You have seen and read in some of the aesthetic/cosmetic journals much information about the desirability of tooth-colored inlays and onlays. But, judging from the small number of these conservative restorations being accomplished in the United States, one might conclude that the full crown still must be the best restoration.

As you know, it is much easier to prepare and seat a full-crown restoration than it is to prepare and seat an onlay or inlay, but that reason is self-serving. However, it is also well-known that full crowns are stronger and longer-lasting than inlays or onlays in areas of high stress.

When is a tooth-colored onlay/inlay better than a full-crown restoration? In my opinion, the conservative restorations may be better in the following situations:

•The patient has a broad smile and a need for large restorations in maxillary 1st and 2nd premolars or 1st molars; the facial surfaces of the teeth are free of discoloration or cracks; and the gingival relationship to the tooth cervical areas is good. I believe that full crowns are placed too frequently on such teeth.

•The patient has a need for large, tooth-colored restorations, but demands minimal removal of tooth structure. These patients often will accept onlays or inlays when they won't accept full crowns. They should be cautioned about the reduced strength and potential fracture of the conservative restorations.

•The patient's mouth has been restored primarily with crowns, but a few teeth have need of restorations that are not large enough for crowns and are too large for direct restorations.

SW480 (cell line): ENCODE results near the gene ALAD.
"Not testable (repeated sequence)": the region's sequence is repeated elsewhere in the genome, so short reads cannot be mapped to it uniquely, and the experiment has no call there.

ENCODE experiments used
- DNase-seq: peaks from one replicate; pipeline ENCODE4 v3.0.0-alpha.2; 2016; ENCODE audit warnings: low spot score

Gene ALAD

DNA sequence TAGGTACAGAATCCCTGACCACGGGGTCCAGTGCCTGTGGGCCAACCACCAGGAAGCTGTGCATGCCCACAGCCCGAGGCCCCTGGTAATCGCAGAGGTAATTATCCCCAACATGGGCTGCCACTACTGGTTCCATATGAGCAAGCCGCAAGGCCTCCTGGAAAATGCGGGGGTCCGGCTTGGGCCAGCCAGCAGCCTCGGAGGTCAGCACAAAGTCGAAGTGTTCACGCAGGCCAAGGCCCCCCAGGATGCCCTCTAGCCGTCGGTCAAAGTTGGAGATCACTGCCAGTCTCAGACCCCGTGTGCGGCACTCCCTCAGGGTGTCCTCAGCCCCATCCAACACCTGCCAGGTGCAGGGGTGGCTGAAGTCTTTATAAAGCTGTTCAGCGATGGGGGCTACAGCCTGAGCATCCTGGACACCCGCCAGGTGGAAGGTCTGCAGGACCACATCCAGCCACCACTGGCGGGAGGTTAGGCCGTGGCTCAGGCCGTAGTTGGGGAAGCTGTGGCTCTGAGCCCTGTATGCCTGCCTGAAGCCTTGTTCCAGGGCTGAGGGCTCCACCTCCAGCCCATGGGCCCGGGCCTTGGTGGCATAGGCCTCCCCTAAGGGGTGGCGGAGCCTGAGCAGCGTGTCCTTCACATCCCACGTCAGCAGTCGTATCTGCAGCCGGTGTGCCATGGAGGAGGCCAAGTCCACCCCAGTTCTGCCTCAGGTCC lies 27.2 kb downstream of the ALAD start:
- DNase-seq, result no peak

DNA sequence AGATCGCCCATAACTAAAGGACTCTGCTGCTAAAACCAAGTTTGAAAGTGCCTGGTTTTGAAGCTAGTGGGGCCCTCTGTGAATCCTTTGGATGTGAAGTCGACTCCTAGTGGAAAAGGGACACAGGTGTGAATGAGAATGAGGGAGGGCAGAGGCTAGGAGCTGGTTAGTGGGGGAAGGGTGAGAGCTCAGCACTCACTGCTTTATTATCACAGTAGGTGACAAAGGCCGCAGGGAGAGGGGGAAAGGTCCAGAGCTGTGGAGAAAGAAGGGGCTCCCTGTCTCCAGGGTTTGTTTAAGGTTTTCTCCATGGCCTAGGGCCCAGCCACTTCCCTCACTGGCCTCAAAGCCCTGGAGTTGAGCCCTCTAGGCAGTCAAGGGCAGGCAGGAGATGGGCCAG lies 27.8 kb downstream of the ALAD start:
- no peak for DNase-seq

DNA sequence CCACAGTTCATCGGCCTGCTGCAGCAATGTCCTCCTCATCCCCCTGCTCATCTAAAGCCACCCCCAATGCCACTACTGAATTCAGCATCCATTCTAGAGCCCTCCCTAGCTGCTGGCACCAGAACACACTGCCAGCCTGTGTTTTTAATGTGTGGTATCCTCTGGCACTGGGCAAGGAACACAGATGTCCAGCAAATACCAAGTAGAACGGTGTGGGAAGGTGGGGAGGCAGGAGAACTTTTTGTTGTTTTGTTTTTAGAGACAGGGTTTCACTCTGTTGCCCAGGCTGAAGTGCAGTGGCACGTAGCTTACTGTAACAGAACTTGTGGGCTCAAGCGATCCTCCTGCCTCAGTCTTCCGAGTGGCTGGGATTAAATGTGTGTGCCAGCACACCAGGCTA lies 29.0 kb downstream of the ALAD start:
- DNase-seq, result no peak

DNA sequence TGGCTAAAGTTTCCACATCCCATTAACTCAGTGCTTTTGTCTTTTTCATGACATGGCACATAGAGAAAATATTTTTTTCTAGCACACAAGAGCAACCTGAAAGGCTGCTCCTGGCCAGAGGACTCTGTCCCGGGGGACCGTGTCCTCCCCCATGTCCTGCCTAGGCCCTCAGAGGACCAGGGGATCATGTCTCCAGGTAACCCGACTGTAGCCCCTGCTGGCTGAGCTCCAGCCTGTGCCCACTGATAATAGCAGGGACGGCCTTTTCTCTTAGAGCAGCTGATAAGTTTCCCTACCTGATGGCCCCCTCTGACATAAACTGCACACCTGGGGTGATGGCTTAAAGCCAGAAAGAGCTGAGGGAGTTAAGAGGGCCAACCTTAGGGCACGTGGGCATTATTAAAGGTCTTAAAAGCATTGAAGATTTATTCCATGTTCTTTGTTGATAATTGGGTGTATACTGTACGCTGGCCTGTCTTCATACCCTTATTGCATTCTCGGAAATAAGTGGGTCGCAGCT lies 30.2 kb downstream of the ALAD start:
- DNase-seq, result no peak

I have been convinced of the following conclusions from treating my own patients and from research on both conservative and crown restorations: Full crowns have better potential for long service. I also feel that a typical dentist in a busy practice can place full crowns with more predictability than tooth-colored inlays or onlays. Further, I have no reservation in saying that cast gold alloy indirect restorations will outlast tooth-colored restorations. Nevertheless, I encourage dentists to learn to place tooth-colored indirect restorations when they are indicated. Empress (Ivoclar) and its many clones are by far the most popular and predictable types available today.

Our Practical Clinical Courses video - C101B, "Predictable Ceramic Inlays and Onlays" - demonstrates my own conclusions and a simple, predictable technique on this important subject. Contact us at (800) 223-6569, fax (801) 226-8637, or visit www.pccdental.com.

Dr. Christensen is a practicing prosthodontist in Provo, Utah. He is the founder and director of Practical Clinical Courses, an international continuing-education organization for dental professionals initiated in 1981. Dr. Christensen is a co-founder (with his wife, Rella) and senior consultant of Clinical Research Associates, which, since 1976, has conducted research in all areas of dentistry and publishes its findings to the dental profession in the well-known CRA Newsletter. He is an adjunct professor at Brigham Young University and the University of Utah. Dr. Christensen has educational videos and hands-on courses on the above topics available through Practical Clinical Courses. Call (800) 223-6569 or (801) 226-6569.

Dr. Christensen's views do not necessarily reflect the opinions of the editorial staff at Dental Economics.